In my mind at least, there is no choice, the Good Friday agreement must take precedence, even if that means a trade war with the EU. The EU leadership is clearly hostile to the UK and has been ever since the UK left the EU. Boris is saying he's looking for a compromise; some chance of that with the EU. Maybe the solution is to close the Northern Irish boarder to all EU goods and re-route them through the UK mainland. No hard boarder, but any lorry stopped and caught carrying EU goods in Northern Ireland would be confiscated and the driver prosecuted, fined and deported. This would be a bit of a problem for the Republic of Ireland; not so much for the rest of the EU. If the Republic of Ireland wanted to avoid this, they could always set up their own EU hard border in the Republic of Ireland. Any problem the Irish Republicans in Northern Ireland might have with that would have to be taken up with the government of the Republic of Ireland.

The EU is throwing accusations of untrustworthiness and disreputable behaviour at the UK, along with suggestions of legal consequences for breach of contract, which if anything illustrates that Boris wasn't the only incompetent negotiator in the room. Michel Barnier also agreed to Article 16 which allows for the UK or the EU to renegotiate or pull out of the agreement if it causes social problems in Northern Ireland. This is the same Article 16 that the EU triggered to stop EU manufactured coronavirus vaccines from being imported into the UK through Northern Ireland.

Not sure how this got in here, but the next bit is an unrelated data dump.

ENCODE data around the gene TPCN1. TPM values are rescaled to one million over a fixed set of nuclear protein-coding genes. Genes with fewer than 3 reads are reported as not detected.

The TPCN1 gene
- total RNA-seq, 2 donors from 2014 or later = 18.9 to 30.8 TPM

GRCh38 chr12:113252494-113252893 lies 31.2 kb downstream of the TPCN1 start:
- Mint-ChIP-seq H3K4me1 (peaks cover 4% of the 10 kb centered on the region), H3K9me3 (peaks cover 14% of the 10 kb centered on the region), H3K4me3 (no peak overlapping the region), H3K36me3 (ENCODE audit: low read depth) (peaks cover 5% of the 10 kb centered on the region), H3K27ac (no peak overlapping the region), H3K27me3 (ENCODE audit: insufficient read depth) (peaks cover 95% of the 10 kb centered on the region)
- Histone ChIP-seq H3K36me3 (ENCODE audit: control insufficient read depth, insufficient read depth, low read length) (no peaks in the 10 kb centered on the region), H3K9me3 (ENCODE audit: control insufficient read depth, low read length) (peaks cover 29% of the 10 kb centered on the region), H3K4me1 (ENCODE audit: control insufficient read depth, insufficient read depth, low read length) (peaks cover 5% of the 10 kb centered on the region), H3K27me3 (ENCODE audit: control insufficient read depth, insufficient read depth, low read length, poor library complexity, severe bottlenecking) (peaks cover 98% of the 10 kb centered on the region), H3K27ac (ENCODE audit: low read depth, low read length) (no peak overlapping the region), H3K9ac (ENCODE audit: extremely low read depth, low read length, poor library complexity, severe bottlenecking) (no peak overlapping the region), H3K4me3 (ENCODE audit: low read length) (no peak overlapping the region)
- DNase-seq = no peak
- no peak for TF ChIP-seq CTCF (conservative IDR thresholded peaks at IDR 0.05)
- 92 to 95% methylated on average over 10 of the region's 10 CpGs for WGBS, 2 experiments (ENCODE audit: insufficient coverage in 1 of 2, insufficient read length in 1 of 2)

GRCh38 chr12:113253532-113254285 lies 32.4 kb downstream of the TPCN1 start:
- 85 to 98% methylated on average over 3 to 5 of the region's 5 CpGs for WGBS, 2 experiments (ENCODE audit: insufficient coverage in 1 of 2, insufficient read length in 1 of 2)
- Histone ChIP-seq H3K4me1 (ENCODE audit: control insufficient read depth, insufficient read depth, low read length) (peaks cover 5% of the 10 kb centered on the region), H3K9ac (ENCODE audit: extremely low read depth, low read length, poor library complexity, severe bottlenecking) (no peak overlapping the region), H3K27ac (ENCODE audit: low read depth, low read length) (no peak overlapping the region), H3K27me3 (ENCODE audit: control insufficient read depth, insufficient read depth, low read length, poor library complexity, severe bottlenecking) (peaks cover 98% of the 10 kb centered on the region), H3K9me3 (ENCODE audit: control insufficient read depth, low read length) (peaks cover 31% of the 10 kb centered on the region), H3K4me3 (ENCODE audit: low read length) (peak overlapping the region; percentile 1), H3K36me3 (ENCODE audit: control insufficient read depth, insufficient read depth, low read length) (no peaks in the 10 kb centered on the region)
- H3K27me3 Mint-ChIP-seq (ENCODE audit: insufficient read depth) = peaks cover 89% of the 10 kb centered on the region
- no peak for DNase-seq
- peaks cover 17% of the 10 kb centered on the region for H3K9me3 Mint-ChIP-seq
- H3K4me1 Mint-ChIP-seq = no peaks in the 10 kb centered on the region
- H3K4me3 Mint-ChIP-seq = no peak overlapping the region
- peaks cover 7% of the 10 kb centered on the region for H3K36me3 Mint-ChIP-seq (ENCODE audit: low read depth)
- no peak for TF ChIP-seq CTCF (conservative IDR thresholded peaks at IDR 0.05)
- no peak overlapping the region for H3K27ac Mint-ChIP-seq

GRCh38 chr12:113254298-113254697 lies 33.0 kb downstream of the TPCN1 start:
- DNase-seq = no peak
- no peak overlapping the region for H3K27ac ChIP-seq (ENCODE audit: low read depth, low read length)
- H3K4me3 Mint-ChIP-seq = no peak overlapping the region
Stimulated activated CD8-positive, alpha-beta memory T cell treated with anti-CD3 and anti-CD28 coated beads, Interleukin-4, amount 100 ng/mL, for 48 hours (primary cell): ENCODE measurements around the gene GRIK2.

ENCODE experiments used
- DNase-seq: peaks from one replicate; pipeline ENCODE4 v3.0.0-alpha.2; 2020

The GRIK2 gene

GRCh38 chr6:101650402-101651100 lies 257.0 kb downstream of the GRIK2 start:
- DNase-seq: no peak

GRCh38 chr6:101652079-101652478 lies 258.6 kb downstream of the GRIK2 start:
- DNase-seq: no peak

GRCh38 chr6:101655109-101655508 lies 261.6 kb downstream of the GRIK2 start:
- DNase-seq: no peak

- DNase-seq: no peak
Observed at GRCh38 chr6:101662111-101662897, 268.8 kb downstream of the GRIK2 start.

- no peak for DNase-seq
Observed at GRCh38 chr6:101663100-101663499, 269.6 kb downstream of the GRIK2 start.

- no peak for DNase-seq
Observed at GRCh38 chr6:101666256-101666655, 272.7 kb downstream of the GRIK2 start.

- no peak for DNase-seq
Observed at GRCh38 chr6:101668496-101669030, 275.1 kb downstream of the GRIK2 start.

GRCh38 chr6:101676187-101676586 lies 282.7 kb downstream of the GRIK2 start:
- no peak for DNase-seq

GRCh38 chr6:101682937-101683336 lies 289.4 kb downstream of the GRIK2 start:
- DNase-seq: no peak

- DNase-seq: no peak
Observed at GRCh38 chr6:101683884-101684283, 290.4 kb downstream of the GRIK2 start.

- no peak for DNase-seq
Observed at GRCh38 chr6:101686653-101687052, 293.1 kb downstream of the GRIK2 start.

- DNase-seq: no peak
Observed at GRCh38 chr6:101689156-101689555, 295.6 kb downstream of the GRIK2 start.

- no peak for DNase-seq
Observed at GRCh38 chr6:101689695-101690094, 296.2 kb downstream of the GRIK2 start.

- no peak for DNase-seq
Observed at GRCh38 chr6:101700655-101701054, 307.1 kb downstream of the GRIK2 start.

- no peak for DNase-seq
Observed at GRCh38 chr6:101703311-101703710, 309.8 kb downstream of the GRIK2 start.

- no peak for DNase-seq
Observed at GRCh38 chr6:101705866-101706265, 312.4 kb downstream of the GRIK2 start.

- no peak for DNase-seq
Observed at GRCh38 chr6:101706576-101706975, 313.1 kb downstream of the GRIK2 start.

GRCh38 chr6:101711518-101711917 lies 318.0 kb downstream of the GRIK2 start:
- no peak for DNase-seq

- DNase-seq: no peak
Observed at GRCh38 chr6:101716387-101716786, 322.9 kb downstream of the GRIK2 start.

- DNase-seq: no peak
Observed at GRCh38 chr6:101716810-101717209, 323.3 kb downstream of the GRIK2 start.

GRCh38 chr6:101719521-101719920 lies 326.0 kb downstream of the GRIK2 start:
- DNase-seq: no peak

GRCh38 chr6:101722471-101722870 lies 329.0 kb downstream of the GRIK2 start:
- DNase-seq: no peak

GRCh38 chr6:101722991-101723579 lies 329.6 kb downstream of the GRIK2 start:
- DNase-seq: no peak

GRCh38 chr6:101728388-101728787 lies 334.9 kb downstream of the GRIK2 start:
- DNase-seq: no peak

Here's what Article 16 says:

Quote:
If the application of this Protocol leads to serious economic, societal or environmental difficulties that are liable to persist, or to diversion of trade, the Union or the United Kingdom may unilaterally take appropriate safeguard measures.

Such safeguard measures shall be restricted with regard to their scope and duration to what is strictly necessary in order to remedy the situation.

Priority shall be given to such measures as will least disturb the functioning of this Protocol.

If a safeguard measure taken by the Union or the United Kingdom, as the case may be, in accordance with paragraph 1 creates an imbalance between the rights and obligations under this Protocol, the Union or the United Kingdom, as the case may be, may take such proportionate rebalancing measures as are strictly necessary to remedy the imbalance.

Priority shall be given to such measures as will least disturb the functioning of this Protocol.


So the EU need to go back and read what they have signed up to.

Then there's Article 6 which basically says the EU shouldn't obstruct trade in Northern Ireland's ports to such an extent that they don't function as well as ports on the UK mainland, so if the EU are looking to cast accusations of untrustworthiness and disreputable behaviour, they need look no further than their own 'go-slow' tactics at Northern Ireland ports.

I note post-G7 Boris's travel update is that UK citizens can only go on holiday to countries who voted for the UK in the Eurovision Song Contest.

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Mon Jun 14, 2021 9:29 am